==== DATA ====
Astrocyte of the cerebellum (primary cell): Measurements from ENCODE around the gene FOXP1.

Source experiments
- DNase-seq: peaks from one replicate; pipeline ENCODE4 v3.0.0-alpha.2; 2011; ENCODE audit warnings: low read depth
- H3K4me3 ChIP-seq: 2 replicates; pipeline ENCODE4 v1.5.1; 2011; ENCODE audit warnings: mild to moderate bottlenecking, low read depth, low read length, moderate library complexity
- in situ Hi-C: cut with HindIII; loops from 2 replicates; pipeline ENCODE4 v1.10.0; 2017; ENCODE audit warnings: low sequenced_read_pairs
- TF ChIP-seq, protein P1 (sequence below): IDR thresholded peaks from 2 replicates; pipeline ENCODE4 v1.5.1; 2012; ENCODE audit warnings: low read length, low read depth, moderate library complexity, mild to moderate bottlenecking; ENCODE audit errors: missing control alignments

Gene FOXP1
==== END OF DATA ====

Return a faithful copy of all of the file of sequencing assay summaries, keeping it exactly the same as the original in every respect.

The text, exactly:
Astrocyte of the cerebellum (primary cell): Measurements from ENCODE around the gene FOXP1.

Source experiments
- DNase-seq: peaks from one replicate; pipeline ENCODE4 v3.0.0-alpha.2; 2011; ENCODE audit warnings: low read depth
- H3K4me3 ChIP-seq: 2 replicates; pipeline ENCODE4 v1.5.1; 2011; ENCODE audit warnings: mild to moderate bottlenecking, low read depth, low read length, moderate library complexity
- in situ Hi-C: cut with HindIII; loops from 2 replicates; pipeline ENCODE4 v1.10.0; 2017; ENCODE audit warnings: low sequenced_read_pairs
- TF ChIP-seq, protein P1 (sequence below): IDR thresholded peaks from 2 replicates; pipeline ENCODE4 v1.5.1; 2012; ENCODE audit warnings: low read length, low read depth, moderate library complexity, mild to moderate bottlenecking; ENCODE audit errors: missing control alignments

Gene FOXP1